American Paintings in the Metropolitan Museum of Art, apparently written some time ago, notes: "Few of Cook's signed works are known today [sic], and many of his portraits may be classified as anonymous or erroneously ascribed to other contemporary artists. Although he lacked academic training, he became familiar with the conventional devices of high-style portraiture and translated them into his own stylized folk art idiom." While it is probably true that many more Cook portraits exist, either anonymous or wrongly attributed, research for this website suggests that a large number of his works are signed and clearly identifiable.
Associated professionally with upstate New York and Canada; portraits said to have been in many private homes in Saratoga Springs
During his early years in Kingston, Ontario, and Toronto, in addition to portraits, Cook (then also Cooke) painted portraits from prints, including those of Sir Walter Scott, Shakespearean actor John P. Kembel, and classical works such as Carracci's Magdalen. These may have provided him practice, perhaps some income, and samples to show potential clients.
Critical assessment is mixed. Dr. Edward J. Barker referred to some of Cook's exhibited works in Toronto (1834) as "paltry daubs"; another observer called them "equal to the best in show." A modern critic observes that two of Cook's early Canadian military portraits showed nothing more than "ordinarily competent workmanship; though the skill shown is beyond what was customary at the time." In 1837 the Courier referred to him as "Toronto's respectable artist." The Rochester Democrat (4 March 1852) referred to his "transferring to canvas the features not only, but the living animated likeness, the speaking expression of the countenance..." From a 1967 catalog of the Middendorf Collection of American Painting and Historical prints: “[Cook’s] portraits lack the technical proficiency of characterization of such of his more accomplished contemporaries as Charles Loring Elliott and Thomas Hicks. His work often exhibits a naïve charm resembling that of the more sophisticated folk artists of the period.”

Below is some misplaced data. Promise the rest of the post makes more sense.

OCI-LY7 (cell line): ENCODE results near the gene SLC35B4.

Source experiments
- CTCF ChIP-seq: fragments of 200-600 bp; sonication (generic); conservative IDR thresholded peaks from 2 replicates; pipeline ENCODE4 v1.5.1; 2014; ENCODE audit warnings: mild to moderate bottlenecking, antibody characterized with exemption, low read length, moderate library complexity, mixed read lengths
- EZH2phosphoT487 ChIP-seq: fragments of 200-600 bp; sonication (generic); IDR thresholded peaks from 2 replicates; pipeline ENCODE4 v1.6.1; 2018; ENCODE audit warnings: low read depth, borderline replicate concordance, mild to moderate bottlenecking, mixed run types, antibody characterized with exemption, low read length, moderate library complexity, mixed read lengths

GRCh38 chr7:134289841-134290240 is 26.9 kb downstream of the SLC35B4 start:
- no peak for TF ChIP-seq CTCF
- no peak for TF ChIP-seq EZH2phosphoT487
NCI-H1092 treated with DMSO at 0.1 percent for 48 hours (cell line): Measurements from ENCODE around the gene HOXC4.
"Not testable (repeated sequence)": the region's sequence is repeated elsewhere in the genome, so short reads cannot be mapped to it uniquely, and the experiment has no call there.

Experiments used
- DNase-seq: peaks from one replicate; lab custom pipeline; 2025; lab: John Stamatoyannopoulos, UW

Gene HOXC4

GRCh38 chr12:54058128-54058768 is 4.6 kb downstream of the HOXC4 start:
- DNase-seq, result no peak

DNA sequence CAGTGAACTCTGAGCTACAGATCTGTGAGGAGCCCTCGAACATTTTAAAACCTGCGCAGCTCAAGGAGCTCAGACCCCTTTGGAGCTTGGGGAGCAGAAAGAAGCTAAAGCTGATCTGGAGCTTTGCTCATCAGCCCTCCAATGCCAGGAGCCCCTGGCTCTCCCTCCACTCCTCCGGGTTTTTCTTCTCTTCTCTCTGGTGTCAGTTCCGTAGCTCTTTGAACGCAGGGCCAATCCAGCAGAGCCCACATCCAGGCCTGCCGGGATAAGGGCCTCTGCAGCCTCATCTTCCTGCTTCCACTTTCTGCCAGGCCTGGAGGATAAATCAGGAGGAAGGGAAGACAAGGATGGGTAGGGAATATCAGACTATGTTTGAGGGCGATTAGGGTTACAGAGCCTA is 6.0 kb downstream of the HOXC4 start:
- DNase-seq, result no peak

His talents grew more refined than many contemporary "itinerants," with subjects emerging as distinct individuals; the growth of his talent may be seen clearly by comparing the early and more "primitive" Blaisdells and McVicars (both 1832) to Mrs. James Bradford (1847) or Lemuel Bush Pike (1890), his latest datable portrait.
For materials, Cook used tongue-in-groove stretchers of poor quality wood, fine grain, pre-primed linen or canvas, and lean oil paints with little impasto; portraits covered with fine varnish layers. Cracking and some spotting are evident in all works due to varnish impurities and to application of paints over layers not yet dried.
In letters Cook expresses concern about portrait longevity, noting that he did not use colors with arsenic as it fades and that he recommended bleach to lighten faded or yellowed oils. One critic (Dr. Edwards again) takes him to task for using "brick dust and lamp oil [?]." Cook apparently found himself occasionally redoing some of his faded portraits.
In a letter as early as 1860, Cook implied that he was painting some (by no means all) portraits from photographs (see Sister of Colonel/General Graham (1860)), noting in one case that it was "more difficult, by far, than to paint from life." In at least one instance he apparently applied paint directly to a photo image; see Unidentified Woman (1865).
The Rochester Daily Union (27 May 1854) reported "a new and elegant lamp for the locomotive 'David Upton'...." Placed on the engine, it was "in the shape of a pipe which regulates the draft of air, so the lamp burns steadily at all times." The lamp also boasted a device which supplied it with oil. "The portrait of Mr. Upton [for whom the engine was named] on the lamp, was painted by that talented artist, Nelson Cook, of this city...." Cook received $20 for his efforts.
Apparently Cook painted at least one landscape, which he referred to as the Salvator (letter to Ransom, 31 Oct 1877, written from Rome, NY); this may have been a wishful or whimsical reference to the 17th century Italian Baroque painter of wild and "sublime" landscapes, Salvator Rosa, who apparently had an impact on some of Cook's contemporaries. He wished that he could crate it and send it to London, where he may have thought the market better. The location of such a painting, if it exists today, is unknown.